Josh Plotkin’s group at the University of Pennsylvania has recently done a very interesting study on this topic in Science magazine. They synthesized a synthetic library of 154 green fluorescent protein (GFP) with an average of 114 silent mutations between each pair. They found the expressing of these GFPs in E. Coli, as measured by fluorescence of the GFP, can vary as much as 250 fold! Further analyses revealed that this expression difference did not correlate with the codon bias but more to the secondary structures of the RNA.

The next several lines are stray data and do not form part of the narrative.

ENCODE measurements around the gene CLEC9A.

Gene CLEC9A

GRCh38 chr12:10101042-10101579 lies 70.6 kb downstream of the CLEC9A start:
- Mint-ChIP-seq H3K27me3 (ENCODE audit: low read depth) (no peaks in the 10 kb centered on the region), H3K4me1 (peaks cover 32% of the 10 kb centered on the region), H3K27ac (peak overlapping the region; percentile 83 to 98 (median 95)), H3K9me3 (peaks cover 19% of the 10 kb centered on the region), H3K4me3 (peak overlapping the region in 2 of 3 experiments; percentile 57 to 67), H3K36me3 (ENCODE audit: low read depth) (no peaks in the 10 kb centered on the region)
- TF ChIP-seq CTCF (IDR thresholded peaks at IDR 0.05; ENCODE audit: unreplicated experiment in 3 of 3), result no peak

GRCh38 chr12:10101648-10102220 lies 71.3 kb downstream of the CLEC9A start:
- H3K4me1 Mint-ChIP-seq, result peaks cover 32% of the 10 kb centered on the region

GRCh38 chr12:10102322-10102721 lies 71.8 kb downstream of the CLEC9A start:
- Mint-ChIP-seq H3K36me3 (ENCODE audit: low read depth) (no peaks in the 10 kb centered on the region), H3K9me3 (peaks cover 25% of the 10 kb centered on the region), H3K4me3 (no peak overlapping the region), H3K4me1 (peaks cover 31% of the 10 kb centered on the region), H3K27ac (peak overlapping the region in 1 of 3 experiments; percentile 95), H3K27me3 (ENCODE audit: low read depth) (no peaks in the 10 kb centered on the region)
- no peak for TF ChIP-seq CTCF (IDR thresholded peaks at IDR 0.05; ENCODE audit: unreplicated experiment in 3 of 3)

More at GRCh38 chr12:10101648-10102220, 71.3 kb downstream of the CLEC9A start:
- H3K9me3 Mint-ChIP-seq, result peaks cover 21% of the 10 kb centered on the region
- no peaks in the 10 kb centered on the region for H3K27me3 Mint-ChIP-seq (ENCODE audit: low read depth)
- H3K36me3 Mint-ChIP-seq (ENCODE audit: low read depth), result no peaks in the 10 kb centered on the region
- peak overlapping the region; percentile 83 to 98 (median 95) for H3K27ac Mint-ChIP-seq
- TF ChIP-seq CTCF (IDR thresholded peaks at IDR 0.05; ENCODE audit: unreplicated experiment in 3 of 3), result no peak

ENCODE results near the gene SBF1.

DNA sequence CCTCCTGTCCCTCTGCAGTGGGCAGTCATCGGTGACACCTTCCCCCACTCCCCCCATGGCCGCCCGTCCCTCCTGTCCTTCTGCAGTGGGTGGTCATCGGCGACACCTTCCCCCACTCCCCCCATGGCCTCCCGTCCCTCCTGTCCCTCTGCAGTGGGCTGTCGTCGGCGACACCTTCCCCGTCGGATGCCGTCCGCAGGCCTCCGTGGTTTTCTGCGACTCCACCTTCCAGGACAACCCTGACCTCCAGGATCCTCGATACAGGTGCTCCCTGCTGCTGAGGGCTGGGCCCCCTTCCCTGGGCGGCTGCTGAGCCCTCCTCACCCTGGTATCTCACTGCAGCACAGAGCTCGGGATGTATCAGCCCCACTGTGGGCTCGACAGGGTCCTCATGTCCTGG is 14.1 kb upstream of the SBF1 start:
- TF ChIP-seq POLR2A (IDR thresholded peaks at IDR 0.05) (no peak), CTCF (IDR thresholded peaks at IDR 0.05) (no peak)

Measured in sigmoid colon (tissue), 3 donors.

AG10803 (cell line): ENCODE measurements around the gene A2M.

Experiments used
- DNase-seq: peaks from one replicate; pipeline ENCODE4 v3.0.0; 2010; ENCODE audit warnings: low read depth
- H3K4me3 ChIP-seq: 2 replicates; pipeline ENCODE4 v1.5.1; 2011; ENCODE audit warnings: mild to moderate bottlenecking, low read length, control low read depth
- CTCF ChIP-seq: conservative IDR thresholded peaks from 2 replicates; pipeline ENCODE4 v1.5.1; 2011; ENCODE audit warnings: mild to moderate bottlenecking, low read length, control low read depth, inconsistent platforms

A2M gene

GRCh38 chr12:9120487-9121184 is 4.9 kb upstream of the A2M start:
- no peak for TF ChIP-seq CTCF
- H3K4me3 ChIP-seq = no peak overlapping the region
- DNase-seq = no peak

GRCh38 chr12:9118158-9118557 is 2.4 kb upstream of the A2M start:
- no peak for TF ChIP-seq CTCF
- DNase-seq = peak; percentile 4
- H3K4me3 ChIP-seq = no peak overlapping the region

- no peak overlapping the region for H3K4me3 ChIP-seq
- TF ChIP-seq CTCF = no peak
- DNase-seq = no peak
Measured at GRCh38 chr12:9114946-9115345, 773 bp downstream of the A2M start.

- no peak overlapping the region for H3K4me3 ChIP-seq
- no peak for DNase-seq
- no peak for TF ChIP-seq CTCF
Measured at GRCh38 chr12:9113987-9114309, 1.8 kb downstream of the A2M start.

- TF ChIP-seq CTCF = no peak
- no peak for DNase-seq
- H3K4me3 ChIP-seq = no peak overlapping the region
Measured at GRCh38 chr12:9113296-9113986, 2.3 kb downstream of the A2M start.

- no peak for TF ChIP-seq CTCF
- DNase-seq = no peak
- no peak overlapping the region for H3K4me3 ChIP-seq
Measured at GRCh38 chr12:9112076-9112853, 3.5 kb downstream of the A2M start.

As it turned out, RNA with more stable secondary structure was harder to be translated into protein and hence a lower expression level. Also, the stability near 5′ start codon explained most of the expression variation, which indicates the rate limiting step of gene expression was primarily translation initiation. They further predicted and experimentally validated GFP variants with rare codon usage, which presumably were more difficult to produce, would be highly expressed if attached with a 5′ sequence with weaker RNA secondary structure. Therefore silent mutations are not that silent after all, it depends on whether you have the right ear to hear.

Reference

Kudla G, Murray AW, Tollervey D, Plotkin JB. Coding-sequence determinants of gene expression in Escherichia coli. Science. 2009 Apr 10;324(5924):255-8.Click here to read [PubMed][Science]